JOURNAL ARTICLE

Imported malaria and dengue fever in returned travelers in Japan from 2005 to 2010

Yasutaka Mizuno, Yasuyuki Kato, Shigeyuki Kano, Tomohiko Takasaki
Travel Medicine and Infectious Disease 2012, 10 (2): 86-91
22429753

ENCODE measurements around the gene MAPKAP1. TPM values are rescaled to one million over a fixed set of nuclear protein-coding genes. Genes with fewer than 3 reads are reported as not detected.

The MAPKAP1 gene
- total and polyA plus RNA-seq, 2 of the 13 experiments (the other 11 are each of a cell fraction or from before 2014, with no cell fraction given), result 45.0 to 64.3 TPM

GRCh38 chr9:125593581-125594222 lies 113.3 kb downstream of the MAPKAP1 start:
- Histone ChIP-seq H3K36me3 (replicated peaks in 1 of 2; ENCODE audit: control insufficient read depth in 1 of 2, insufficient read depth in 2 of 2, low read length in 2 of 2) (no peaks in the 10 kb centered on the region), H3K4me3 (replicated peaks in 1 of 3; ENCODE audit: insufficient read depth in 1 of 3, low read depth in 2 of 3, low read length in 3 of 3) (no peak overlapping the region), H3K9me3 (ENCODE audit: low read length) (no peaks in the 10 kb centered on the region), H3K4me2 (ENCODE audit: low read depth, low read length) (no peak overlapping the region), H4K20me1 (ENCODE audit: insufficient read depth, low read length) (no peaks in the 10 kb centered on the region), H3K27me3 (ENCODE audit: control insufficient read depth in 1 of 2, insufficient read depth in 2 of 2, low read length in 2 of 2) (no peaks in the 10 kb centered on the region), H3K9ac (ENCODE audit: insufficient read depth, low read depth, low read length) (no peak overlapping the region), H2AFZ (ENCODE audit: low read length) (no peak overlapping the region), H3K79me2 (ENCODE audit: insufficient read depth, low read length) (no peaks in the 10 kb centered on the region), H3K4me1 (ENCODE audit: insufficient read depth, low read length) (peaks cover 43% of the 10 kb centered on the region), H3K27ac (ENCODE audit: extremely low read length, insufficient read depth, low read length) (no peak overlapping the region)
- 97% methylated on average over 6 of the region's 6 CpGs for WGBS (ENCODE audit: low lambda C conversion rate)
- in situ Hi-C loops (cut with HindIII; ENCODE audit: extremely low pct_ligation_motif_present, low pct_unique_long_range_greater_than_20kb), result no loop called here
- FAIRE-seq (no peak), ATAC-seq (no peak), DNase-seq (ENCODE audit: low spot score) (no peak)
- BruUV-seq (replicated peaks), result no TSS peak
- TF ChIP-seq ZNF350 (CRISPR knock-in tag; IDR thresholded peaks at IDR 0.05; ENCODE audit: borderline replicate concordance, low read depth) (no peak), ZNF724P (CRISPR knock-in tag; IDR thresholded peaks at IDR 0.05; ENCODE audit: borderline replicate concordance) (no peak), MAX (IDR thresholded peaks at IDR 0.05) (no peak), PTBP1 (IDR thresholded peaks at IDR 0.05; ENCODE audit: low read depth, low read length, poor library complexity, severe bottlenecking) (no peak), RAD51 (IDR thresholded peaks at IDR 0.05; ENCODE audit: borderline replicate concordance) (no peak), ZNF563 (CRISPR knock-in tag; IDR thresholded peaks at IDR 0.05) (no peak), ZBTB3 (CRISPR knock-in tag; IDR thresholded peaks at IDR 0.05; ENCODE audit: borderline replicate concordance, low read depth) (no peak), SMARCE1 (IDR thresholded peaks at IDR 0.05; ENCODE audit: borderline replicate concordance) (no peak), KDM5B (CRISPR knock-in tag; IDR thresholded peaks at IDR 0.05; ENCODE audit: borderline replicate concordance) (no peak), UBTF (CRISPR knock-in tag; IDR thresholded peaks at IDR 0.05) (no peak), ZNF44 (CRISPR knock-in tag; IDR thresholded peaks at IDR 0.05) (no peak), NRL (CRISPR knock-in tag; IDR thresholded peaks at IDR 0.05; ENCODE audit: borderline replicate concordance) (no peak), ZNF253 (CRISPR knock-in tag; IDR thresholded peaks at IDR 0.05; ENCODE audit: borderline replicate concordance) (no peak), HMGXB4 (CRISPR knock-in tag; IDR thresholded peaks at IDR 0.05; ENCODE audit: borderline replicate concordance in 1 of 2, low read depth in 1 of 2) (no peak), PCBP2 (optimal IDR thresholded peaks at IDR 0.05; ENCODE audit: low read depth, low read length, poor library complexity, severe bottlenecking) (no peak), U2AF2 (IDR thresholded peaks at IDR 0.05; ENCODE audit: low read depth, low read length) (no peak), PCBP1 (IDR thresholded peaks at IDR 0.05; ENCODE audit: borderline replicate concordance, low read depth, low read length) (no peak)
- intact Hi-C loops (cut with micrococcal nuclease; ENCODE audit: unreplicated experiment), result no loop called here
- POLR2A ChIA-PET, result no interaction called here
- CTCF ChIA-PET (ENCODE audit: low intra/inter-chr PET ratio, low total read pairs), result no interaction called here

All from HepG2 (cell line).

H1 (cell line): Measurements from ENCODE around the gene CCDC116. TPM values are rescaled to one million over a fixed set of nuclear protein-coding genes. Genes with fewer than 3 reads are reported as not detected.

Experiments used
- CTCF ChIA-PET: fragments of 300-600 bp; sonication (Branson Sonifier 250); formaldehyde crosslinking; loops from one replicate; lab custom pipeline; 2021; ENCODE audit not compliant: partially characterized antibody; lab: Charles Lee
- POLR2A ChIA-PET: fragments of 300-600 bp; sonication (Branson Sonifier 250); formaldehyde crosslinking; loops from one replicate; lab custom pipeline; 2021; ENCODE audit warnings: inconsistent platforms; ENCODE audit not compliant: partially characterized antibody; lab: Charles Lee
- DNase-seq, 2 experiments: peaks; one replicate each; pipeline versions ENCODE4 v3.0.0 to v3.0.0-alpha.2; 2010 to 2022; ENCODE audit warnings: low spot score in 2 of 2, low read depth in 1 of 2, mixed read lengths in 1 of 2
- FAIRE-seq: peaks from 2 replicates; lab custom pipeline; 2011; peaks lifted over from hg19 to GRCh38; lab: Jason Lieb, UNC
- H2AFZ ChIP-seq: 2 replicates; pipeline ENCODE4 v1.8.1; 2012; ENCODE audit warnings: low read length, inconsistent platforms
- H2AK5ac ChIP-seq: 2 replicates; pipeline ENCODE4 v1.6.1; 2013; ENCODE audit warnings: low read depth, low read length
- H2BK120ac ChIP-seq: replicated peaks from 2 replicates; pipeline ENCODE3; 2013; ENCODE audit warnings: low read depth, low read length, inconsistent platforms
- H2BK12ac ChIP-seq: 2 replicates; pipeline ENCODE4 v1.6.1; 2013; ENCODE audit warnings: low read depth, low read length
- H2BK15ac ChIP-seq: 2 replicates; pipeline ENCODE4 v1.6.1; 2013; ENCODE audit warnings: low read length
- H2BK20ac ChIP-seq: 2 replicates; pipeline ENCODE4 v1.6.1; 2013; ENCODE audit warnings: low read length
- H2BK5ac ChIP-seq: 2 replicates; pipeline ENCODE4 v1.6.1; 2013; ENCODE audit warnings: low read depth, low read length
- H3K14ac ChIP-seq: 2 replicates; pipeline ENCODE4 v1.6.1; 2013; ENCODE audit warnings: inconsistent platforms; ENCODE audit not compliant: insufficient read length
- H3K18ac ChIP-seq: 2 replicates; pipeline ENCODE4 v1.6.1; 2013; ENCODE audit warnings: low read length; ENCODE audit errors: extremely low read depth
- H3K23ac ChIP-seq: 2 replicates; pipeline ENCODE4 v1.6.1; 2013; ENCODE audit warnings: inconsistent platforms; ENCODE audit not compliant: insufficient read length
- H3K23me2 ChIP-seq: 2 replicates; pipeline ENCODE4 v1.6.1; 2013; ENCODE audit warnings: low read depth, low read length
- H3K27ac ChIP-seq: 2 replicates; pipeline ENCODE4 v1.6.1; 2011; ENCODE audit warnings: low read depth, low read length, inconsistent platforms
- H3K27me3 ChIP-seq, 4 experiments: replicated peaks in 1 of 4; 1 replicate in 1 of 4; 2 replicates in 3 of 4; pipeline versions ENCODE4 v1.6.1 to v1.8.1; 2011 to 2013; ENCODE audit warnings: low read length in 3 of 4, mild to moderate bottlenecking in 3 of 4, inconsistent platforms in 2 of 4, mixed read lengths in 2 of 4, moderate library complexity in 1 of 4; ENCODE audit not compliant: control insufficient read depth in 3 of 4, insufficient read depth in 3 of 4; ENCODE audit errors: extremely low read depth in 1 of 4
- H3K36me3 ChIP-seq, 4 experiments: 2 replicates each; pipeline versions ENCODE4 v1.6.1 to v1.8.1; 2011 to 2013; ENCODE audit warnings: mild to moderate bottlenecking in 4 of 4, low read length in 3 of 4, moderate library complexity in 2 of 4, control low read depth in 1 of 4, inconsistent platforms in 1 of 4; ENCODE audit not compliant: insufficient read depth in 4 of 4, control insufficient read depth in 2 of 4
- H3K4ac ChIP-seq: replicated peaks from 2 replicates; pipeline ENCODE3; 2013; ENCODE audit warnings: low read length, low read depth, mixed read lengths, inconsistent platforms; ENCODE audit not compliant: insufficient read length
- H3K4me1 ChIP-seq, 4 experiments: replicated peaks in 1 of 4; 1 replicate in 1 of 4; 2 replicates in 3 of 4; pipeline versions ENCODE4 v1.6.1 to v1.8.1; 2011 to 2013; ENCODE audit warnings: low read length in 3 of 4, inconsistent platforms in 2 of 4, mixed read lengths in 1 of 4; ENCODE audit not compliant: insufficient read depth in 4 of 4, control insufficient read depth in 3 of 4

Malaria and dengue are important problems in Japan particularly since international travel to developing countries has become increasingly popular. To describe the clinical features of malaria and dengue cases in Japan, a retrospective study was conducted on 50 malaria cases and 40 dengue cases presented to the National Centre for Global Health and Medicine of Japan between 2005 and 2010. The most frequent area of acquisition for cases of malaria was Africa (76.0%), and for dengue fever was Asia (90.0%). Although the immigrant population is very small in Japan, patients categorized as visiting friends and relatives were relatively high in proportion, which is similar to Western reports. Confirmed cases of malaria and dengue account for less than 10% of the all travelers returning with any health problems according to the National Centre for Global Health and Medicine. Careful observation of symptoms and signs helps the differential diagnosis of malaria and dengue.

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